I think it would be convenient, and follow the wish of the Committee, if I, first, very shortly dealt with the Amendment before us because, after all, we have to make up our minds on it, and then said a few words, without transgressing the ruling of the Chair, on the wider subject which has been put forward. The Amendment which has been moved is, of course, a complete contradiction of the terms of the Bill. The Bill provides that where in certain circumstances permission for interim development is refused, or granted subject to conditions, the owner may call on the interim development authority to purchase his own interest in the land. My hon. Friend the Member for Southampton (Dr. Thomas) suggested that the obligation should be three-fold—first, to reinstate the owner, second, to provide land on a similar tenure and, third, to make an equivalent payment to that which the owner would have received as a cost of works payment if planning requirements had not prevented his rebuilding. I must point out to the Committee that, of these requirements, the second and third are contrary to the policy of the Bill and, moreover, that the third also runs contrary to the principle that this House already has accepted in relation to war damage, namely, that if for any reason war damage is not made good no cost of works payment is made but only a value payment. Therefore, I cannot advise the Committee to accept the Amendment, but I do view with the greatest sympathy and appreciation the points which my hon. Friends have put on the question of the War Damage Act. The principle is as I have stated it—that where you cannot replace there should be, generally, a value payment.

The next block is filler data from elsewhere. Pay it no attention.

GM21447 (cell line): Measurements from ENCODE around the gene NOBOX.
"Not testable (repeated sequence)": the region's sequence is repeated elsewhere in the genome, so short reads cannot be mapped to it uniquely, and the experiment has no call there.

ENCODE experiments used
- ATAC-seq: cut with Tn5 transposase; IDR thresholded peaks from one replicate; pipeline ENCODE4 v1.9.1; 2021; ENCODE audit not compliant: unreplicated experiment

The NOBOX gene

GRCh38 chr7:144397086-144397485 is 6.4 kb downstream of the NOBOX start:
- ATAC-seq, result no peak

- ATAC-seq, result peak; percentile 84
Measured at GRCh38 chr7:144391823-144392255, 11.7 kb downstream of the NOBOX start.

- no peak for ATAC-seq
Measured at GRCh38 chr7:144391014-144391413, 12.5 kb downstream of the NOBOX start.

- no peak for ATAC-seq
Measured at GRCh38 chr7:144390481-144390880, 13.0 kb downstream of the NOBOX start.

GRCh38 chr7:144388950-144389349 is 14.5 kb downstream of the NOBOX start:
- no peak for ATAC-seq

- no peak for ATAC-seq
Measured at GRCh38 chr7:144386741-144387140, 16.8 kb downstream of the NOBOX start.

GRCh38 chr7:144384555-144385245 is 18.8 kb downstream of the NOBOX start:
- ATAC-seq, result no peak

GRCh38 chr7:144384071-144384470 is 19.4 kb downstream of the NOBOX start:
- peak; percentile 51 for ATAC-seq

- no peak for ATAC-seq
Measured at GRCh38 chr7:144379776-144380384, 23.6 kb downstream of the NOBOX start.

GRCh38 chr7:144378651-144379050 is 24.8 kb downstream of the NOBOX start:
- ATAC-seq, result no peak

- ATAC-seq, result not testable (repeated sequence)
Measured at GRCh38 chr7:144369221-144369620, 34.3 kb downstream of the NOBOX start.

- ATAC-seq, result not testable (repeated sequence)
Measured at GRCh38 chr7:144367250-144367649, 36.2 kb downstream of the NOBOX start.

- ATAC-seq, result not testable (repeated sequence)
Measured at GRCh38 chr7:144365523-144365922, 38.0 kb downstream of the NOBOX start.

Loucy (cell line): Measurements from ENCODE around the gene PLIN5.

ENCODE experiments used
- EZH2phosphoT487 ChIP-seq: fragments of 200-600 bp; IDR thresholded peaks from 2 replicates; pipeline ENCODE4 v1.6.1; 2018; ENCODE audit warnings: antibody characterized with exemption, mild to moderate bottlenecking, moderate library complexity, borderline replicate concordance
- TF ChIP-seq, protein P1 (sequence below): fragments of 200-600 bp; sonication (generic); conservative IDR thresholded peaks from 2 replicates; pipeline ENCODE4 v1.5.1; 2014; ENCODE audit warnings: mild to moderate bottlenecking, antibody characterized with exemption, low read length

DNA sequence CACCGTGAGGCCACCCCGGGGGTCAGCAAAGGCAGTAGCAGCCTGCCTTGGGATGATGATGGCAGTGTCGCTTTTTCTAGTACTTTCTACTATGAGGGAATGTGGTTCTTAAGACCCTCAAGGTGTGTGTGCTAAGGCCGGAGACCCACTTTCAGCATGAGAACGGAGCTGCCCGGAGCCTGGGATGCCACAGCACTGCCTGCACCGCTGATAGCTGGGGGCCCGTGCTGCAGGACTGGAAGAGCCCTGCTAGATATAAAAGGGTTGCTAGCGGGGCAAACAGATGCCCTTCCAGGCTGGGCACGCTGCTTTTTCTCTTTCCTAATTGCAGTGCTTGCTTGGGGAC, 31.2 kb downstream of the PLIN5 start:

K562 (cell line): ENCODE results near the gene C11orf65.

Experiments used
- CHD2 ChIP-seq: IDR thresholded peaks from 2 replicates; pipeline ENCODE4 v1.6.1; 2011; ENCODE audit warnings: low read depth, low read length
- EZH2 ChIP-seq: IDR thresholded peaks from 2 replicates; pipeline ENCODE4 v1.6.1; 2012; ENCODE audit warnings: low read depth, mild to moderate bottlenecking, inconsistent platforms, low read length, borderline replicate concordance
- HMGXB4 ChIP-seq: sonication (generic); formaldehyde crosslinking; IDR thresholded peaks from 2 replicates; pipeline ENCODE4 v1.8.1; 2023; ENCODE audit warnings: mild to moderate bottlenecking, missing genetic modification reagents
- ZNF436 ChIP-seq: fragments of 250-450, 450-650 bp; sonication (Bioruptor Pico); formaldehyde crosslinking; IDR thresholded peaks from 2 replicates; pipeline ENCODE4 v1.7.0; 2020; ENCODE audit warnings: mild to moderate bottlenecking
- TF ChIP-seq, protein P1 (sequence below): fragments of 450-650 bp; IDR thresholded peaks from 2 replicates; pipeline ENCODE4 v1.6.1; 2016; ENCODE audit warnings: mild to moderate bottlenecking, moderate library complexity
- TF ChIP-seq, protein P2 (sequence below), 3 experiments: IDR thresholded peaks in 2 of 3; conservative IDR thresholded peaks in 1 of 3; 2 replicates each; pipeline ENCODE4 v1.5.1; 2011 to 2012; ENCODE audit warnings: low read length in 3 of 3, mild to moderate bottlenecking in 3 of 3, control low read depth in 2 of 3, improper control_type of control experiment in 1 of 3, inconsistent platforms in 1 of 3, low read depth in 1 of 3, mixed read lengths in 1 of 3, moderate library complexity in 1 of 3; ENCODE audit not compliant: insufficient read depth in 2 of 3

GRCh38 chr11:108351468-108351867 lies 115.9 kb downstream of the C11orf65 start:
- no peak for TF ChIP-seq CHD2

I would ask my hon. Friends to consider the provisions of Section 14 of the War Damage Act, which deal with compulsory acquisition. There, it is provided that where you do have compulsory acquisition you would have only a value payment. We are getting very near to that position, because in a great number of cases where development is refused—the present Clause comes into operation only where development is refused—you would have compulsory acquisition of the property for one purpose or another. But I can well see that my hon. Friends have in mind, that there is a range of properties outside that consideration of compulsory acquisition. All I can go so far as to say now is that I shall be very happy to consider the situation of such properties, and that in my humble but comprehensive position in the Government I can undertake to consider the matter both from the point of view of town and country planning and war damage. I hope that that will satisfy my hon. Friends.

Earl Winterton

Would it be possible —I think it would be in Order to ask this—before the Bill leaves this House, to obtain an announcement from the Government on the subject of the future of the War Damage Act, because it affects this Clause and Sub-section very materially? The Committee will appreciate that the War Damage Act has a limited life and, therefore, affects directly this Clause. If it was possible to have an announcement on the subject before this Bill finally leaves this House for another place, I think it would greatly facilitate discussions on the matter: